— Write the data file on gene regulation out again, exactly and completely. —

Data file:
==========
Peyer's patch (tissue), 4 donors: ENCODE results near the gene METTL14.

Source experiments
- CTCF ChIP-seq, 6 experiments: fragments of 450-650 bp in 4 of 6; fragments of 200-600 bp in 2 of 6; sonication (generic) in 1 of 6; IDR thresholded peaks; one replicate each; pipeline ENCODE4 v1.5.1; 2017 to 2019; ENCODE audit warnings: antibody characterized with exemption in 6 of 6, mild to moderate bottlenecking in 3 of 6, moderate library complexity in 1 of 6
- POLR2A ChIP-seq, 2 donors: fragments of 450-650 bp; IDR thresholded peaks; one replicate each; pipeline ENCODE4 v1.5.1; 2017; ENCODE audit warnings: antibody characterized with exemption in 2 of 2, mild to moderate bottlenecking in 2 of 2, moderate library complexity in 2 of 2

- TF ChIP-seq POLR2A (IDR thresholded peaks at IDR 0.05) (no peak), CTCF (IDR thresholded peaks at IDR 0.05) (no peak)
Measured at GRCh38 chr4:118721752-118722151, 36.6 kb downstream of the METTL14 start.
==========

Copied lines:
Peyer's patch (tissue), 4 donors: ENCODE results near the gene METTL14.

Source experiments
- CTCF ChIP-seq, 6 experiments: fragments of 450-650 bp in 4 of 6; fragments of 200-600 bp in 2 of 6; sonication (generic) in 1 of 6; IDR thresholded peaks; one replicate each; pipeline ENCODE4 v1.5.1; 2017 to 2019; ENCODE audit warnings: antibody characterized with exemption in 6 of 6, mild to moderate bottlenecking in 3 of 6, moderate library complexity in 1 of 6
- POLR2A ChIP-seq, 2 donors: fragments of 450-650 bp; IDR thresholded peaks; one replicate each; pipeline ENCODE4 v1.5.1; 2017; ENCODE audit warnings: antibody characterized with exemption in 2 of 2, mild to moderate bottlenecking in 2 of 2, moderate library complexity in 2 of 2

- TF ChIP-seq POLR2A (IDR thresholded peaks at IDR 0.05) (no peak), CTCF (IDR thresholded peaks at IDR 0.05) (no peak)
Measured at GRCh38 chr4:118721752-118722151, 36.6 kb downstream of the METTL14 start.